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WASHINGTON (AP) -- The family of Utah native Brett Thorpe was awarded Afghanistan's highest honor Tuesday for his service guarding president Hamid Karzai.
Thorpe, who suffered a fatal heart attack while running alongside Karzai's motorcade this summer, was awarded the Afghan Baryal Medal at a ceremony at the State Department. He is the fist American to receive the honor.
"He volunteered to go into harm's way once again to serve his nation to help one of our closest allies develop the kind of democracy that the Afghan people deserve and desire," said assistant Secretary of State Francis X. Taylor.
Thorpe's mother, Peggy Thorpe, said her son would have been embarrassed by all the fuss.
Afghanistan's Charge d' Affaires Haron Amin, who is in charge of the Afghan embassy in the absence of the ambassador, said Thorpe "was very dedicated to the cause" of bringing freedom to the country and his death is a sad occasion.
Thorpe's wife, Jeannie Thorpe, received a blue heart-shaped box containing the medal wrapped in a dark red velvet fringed cloth. The small gold medallion bears a torch and laurel leaf design on the front.
Brett Thorpe was born in San Diego, the son of a Navy pilot, and joined the Army right after high school.
He became a Green Beret and trained as a sharpshooter. He had retired after 20 years in the service and settled into the bedroom community of Enoch, north of Cedar City in 1998. But after the Sept. 11, 2001, terrorist attacks on the World Trade Center and the Pentagon he longed to be back in the action.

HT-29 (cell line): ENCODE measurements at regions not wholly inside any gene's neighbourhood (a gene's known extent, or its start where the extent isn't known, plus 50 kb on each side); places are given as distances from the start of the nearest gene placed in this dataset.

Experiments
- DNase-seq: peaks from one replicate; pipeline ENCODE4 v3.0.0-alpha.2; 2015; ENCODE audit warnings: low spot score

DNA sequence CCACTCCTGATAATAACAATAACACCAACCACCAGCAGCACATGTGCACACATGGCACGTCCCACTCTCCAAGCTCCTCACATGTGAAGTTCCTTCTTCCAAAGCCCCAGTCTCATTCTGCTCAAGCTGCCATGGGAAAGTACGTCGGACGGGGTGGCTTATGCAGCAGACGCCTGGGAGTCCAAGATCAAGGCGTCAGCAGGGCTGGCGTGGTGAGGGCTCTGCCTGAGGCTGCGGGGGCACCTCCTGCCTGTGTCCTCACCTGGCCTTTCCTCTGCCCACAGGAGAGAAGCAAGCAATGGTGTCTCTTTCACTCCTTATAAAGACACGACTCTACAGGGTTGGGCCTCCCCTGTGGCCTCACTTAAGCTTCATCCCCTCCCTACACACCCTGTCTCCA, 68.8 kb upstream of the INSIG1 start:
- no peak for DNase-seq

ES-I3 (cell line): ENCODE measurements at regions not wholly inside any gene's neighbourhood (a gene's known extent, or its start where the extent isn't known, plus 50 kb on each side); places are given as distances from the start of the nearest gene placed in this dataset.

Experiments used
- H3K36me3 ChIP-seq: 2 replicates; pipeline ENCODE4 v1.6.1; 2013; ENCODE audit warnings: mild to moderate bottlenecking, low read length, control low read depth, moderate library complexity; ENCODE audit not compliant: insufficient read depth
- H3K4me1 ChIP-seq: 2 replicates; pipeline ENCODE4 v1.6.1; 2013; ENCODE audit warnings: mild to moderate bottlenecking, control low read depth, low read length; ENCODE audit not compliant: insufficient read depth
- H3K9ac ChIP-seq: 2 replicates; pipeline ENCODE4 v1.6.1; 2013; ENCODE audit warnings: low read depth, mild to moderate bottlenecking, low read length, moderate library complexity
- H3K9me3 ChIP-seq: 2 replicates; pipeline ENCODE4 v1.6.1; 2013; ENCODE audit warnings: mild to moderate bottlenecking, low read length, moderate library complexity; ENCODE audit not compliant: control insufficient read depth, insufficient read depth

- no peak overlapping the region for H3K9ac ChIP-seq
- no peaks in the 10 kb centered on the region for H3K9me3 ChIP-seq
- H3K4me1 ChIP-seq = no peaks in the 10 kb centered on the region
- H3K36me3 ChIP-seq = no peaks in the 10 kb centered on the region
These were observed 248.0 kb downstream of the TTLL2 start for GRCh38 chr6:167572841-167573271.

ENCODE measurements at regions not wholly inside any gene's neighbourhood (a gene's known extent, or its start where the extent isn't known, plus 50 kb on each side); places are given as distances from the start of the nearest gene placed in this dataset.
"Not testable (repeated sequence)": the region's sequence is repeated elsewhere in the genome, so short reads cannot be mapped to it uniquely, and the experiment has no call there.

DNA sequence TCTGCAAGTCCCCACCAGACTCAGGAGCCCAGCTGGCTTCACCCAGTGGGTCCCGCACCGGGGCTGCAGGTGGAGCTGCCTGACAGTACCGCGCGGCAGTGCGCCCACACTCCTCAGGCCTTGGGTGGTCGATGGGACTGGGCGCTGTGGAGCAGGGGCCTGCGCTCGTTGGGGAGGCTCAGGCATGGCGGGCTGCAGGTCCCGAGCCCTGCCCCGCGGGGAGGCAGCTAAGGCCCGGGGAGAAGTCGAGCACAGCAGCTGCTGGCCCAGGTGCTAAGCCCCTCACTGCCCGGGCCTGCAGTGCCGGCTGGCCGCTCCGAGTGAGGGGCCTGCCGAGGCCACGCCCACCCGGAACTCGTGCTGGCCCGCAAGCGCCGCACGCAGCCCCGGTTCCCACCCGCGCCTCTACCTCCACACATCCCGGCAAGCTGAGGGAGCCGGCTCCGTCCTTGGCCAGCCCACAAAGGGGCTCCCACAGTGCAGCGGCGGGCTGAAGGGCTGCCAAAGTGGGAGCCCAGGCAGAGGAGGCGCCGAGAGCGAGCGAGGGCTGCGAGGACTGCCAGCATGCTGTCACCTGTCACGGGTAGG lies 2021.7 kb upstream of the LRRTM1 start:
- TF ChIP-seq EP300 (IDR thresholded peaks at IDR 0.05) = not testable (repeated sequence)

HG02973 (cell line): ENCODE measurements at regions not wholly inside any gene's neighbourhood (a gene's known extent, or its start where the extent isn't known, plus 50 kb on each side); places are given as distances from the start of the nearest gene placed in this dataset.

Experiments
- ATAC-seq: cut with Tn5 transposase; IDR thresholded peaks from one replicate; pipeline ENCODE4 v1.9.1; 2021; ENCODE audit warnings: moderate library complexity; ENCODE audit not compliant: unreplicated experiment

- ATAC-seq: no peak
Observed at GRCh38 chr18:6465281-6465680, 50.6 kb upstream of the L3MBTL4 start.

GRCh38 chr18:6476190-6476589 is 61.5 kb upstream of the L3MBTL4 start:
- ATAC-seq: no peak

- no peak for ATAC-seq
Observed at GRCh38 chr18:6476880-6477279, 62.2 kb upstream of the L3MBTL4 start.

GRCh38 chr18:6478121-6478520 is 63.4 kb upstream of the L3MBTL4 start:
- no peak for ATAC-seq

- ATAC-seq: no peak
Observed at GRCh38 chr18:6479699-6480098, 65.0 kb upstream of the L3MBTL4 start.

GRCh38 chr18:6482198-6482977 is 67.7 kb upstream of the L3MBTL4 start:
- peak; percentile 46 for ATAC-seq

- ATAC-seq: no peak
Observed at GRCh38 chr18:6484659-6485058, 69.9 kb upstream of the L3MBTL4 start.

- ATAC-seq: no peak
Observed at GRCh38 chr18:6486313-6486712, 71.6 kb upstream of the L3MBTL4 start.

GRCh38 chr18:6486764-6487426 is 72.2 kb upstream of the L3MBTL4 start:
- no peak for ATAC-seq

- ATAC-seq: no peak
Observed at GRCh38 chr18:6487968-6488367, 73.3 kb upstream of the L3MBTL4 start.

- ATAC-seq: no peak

"After 9-11, he was just heartsick that he wasn't in the service," Peggy Thorpe said. "He just wanted to serve some way."
Thorpe signed on with DynCorp, a Virginia-based outfit whose contracts include a State Department project to provide the security detail for Karzai. Thorpe was one of a half-dozen retired special forces soldiers assigned to the president.
Protecting Karzai was a job with constant danger, from Islamic extremists as well as regional warlords and drug lords.
"President Karzai felt so strongly about Brett's service to him and to the protective detail, but I think most especially to the people of Afghanistan as he reached out to the children of Afghanistan who will be the next generation of leaders to teach them what America is really all about," Taylor said.
Taylor said Karzai wanted to present the medal to Thorpe's family in Afghanistan, but sent it to the United States because he recognized how much Thorpe valued his family and would have wanted them to be able to attend.
Thorpe's two sons will carry on his legacy. This November, his eldest son Christopher, 19, will begin basic training for the Army in Georgia. Brandon, 17, plans to join after he graduates from high school.
(Copyright 2003 by The Associated Press. All Rights Reserved.)